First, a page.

7 Things You Must Consider When Building an Employee Compensation Strategy
One of today’s most important viewpoints in running a business includes understanding that you must treat your employees well so that your customers will be taken care off. One of the ways in which you can treat your customers well is by looking into the various ways in which you can compensate them. This is actually an opportunity for you to motivate your employees. Therefore, it should be used creatively as possible so that you not only motivate your employees but also maximize their efforts so that they operate efficiently.
Compensation is one of the basic elements in incentive-driven employment. The extent you go to in order to compensate your employees shows how much you care about your business, which is by looking after your greatest assets, your employees. Below are 7 things that you must consider when looking in to an employee compensation strategy.
1. Budget Allocation
Your budget allocation must contain incentives alongside a salary. In fact, when you put down salaries as part of your budget, it should include the percentage for incentivized pay out rewards.
For example, if you have a budget of $2000 for compensation, and if 90% makes up the fixed salary and you set aside 10% for benefits, that 10% is spent according to the following breakup:
- 7% on health benefits
- 2% on retirement savings
- 1% on tuition reimbursement
2. Develop Salary Ranges
You must have a salary range decided, as this is the standard means of organization viewing and managing employee pay and benefits. Your compensation strategy must result in motivating current employees attracting new talent.
With this approach, your work will not break down and you won’t suffer labor scarcity because you will have a good name in your industry. This is why developing salary ranges is termed as critical to guaranteeing employee pay remains competitive against other organizations in your industry. In order to remain competitive, it’s mandatory to benchmark similar jobs within your industry and develop a pay structure.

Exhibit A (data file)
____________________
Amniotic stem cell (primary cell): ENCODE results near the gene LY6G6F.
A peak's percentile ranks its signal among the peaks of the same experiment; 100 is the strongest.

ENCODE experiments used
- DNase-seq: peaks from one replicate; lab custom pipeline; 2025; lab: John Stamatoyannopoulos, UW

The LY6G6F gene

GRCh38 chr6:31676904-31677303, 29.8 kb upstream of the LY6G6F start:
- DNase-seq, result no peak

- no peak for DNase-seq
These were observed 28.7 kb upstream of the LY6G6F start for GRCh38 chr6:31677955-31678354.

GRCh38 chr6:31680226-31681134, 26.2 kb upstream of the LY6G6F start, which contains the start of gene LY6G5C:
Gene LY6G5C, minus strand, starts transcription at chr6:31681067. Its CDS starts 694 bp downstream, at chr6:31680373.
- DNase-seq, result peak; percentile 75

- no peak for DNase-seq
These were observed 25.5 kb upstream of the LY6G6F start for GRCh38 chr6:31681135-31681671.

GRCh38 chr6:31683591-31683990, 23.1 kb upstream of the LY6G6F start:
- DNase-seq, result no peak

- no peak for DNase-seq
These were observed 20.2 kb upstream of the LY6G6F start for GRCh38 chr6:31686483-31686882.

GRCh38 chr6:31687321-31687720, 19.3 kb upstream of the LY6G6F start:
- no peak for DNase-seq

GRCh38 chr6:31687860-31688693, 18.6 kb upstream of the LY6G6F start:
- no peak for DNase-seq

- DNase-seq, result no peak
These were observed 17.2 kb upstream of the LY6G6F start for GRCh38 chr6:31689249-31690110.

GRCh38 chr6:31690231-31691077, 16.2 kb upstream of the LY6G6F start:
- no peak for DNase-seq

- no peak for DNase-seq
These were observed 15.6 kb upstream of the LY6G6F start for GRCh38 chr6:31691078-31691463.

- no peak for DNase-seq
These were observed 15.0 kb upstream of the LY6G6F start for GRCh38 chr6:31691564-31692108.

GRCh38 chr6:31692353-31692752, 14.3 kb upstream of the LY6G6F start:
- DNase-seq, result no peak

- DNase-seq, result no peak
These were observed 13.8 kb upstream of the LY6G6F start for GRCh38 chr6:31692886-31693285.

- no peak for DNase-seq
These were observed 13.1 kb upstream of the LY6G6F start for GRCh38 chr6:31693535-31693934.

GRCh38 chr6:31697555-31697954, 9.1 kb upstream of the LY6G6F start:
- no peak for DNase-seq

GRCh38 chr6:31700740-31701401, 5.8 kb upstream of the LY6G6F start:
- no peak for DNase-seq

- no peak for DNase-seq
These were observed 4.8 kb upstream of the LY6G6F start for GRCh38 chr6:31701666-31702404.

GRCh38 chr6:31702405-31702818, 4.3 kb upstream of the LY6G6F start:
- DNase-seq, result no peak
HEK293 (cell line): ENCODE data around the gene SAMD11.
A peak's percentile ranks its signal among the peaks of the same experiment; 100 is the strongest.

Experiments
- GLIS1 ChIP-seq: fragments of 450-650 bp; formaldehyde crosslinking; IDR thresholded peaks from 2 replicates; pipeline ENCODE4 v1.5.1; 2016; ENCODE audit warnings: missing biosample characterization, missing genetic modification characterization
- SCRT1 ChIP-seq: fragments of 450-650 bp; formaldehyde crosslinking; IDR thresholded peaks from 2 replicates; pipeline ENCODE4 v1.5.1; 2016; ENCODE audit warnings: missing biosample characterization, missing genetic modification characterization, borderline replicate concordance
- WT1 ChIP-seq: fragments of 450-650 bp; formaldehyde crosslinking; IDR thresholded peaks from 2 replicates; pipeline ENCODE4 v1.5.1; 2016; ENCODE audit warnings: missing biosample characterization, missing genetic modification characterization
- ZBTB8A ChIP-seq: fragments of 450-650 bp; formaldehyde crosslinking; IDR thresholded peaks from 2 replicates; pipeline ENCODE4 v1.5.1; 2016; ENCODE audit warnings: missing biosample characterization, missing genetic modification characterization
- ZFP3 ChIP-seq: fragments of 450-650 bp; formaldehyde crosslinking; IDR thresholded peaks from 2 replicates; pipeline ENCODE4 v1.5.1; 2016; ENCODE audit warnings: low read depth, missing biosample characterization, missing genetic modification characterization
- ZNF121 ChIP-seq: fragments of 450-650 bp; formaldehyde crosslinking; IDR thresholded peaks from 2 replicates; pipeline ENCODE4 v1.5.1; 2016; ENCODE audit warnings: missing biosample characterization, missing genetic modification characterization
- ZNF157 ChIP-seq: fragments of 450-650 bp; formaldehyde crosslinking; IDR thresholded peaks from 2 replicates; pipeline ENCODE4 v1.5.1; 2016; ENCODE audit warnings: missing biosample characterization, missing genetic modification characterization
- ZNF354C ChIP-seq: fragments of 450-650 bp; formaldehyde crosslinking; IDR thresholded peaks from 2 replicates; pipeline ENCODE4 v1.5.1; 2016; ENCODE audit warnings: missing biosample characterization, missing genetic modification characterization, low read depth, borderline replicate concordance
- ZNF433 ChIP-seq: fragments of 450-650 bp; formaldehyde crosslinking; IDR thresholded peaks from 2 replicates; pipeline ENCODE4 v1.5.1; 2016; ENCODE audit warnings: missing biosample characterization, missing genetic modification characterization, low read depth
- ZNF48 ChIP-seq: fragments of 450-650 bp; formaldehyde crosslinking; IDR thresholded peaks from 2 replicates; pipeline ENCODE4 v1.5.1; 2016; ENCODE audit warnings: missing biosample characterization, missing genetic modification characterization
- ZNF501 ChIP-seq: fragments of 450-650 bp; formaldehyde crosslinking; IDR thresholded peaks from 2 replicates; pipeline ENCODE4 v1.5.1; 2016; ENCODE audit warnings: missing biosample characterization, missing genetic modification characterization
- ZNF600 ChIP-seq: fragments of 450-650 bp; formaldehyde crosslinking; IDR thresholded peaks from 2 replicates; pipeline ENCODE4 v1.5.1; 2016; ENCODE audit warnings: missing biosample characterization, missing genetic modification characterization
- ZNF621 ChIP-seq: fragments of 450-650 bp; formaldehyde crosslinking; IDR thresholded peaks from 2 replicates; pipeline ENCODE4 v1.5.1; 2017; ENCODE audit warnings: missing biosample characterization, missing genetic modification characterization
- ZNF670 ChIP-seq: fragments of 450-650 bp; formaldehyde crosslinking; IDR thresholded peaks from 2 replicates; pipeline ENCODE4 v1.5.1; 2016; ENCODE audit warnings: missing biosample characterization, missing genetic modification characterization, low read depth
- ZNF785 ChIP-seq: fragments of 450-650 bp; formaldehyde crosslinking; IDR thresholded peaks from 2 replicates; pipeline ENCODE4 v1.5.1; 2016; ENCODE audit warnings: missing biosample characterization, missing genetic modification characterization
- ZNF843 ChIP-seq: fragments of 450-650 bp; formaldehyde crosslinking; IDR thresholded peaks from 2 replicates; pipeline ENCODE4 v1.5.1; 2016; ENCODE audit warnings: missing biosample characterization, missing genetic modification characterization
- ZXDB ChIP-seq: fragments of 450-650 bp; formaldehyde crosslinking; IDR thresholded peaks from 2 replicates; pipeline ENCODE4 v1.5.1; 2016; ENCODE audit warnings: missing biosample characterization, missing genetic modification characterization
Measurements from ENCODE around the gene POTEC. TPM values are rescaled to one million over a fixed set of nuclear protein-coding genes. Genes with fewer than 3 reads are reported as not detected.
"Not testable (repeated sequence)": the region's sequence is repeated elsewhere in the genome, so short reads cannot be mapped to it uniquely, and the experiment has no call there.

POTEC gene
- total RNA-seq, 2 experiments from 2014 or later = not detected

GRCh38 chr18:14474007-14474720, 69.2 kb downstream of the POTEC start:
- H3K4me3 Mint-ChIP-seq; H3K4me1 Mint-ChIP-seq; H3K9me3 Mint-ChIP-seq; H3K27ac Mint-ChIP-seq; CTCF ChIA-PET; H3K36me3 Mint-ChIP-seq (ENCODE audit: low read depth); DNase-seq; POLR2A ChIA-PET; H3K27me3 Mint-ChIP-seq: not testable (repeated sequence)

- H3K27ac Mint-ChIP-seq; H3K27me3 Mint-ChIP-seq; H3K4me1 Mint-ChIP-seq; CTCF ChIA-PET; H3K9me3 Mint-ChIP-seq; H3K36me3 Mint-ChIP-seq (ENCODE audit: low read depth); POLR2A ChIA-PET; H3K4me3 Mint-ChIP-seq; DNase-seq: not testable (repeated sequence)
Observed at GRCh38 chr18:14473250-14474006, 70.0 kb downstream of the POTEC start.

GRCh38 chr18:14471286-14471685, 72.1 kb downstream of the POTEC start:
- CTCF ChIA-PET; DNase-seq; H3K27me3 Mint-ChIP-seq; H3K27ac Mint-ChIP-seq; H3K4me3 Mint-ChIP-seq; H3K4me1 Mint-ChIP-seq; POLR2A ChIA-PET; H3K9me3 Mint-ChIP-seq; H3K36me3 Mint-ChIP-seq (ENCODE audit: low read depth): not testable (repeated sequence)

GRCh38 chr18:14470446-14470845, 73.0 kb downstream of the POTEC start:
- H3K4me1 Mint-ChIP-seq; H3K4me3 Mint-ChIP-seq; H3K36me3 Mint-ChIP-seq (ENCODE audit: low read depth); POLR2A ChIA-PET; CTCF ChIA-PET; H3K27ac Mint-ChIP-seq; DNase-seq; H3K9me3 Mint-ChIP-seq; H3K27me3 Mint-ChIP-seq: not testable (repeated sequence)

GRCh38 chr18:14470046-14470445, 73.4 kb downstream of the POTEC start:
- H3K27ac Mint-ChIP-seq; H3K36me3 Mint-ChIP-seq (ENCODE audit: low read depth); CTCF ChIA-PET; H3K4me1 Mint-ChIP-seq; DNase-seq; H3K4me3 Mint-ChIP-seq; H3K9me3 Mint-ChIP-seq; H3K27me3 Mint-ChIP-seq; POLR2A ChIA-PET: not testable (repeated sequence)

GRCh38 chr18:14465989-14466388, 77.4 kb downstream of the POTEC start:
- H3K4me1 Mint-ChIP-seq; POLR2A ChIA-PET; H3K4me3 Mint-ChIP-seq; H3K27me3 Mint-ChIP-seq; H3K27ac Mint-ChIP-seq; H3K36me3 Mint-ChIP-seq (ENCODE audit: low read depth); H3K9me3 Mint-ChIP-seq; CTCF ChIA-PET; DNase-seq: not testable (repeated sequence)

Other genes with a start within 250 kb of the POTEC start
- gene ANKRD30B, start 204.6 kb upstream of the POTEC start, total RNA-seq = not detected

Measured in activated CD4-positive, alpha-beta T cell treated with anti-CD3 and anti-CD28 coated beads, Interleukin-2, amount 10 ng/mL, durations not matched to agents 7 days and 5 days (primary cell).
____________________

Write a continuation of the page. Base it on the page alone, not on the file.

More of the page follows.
You can create salary ranges internally by doing some research or leveraging sites such as salary.com or payscale.com in order to determine average salaries that are paid in to workers working in a certain geographic area.
3. Salary Audits
Salaries must be reviewed in order to determine how much salary scales have changed for a particular job in a particular region. This is important as pay scales do fluctuate, and organizations must ensure that salary ranges reflect current compensation trends.
4. Benefit Package
Some organizations retain employees through creating benefit packages which are implemented alongside salary payouts. Benefits that are usually offered to employees include percentage or complete funding for health, retirement, tuition reimbursement as well as others. These are used as a marketing pitch to prospective employees at the time of their interview, especially when an organization discovers that there is someone at their doorstep whom they really would like to have on board.
5. Performance Management System
Develop and implement a structured performance management process that will help employees meet corporate objectives and help with assessment regularly. This process must include annual goals, annual performance appraisals as well as structured process for developing employees.
6. Legal Compliance
A good employee compensation strategy must incorporate legal requirements to make sure there iscomplete compliance with all laws.Such a structure would do away with natural biases that do occur at the time of making hiring decisions and result in compliance with minimum wage, overtime pay and other important laws.
7. Structured Administration
Developing a structure is most important for your business process. There should be:
- An annual review process
- A salary audit
- Adefined raise timeline process
Through this, you can make sure someone is responsible for ensuring that all areas are completed, which is obviously critical a successful compensation management process.
Organizations today must realize that an employee compensation strategy is a foundation stone to long-term business success. It holds the power to create an environment that recognizes employee efforts and rewards them proportionally. An organization can only be strong and have long-term success if it has a solid structure beginning with its approach to hiring the right people and establishing clear expectations while having the ability to recognize and reward employees for good and outstanding job performances.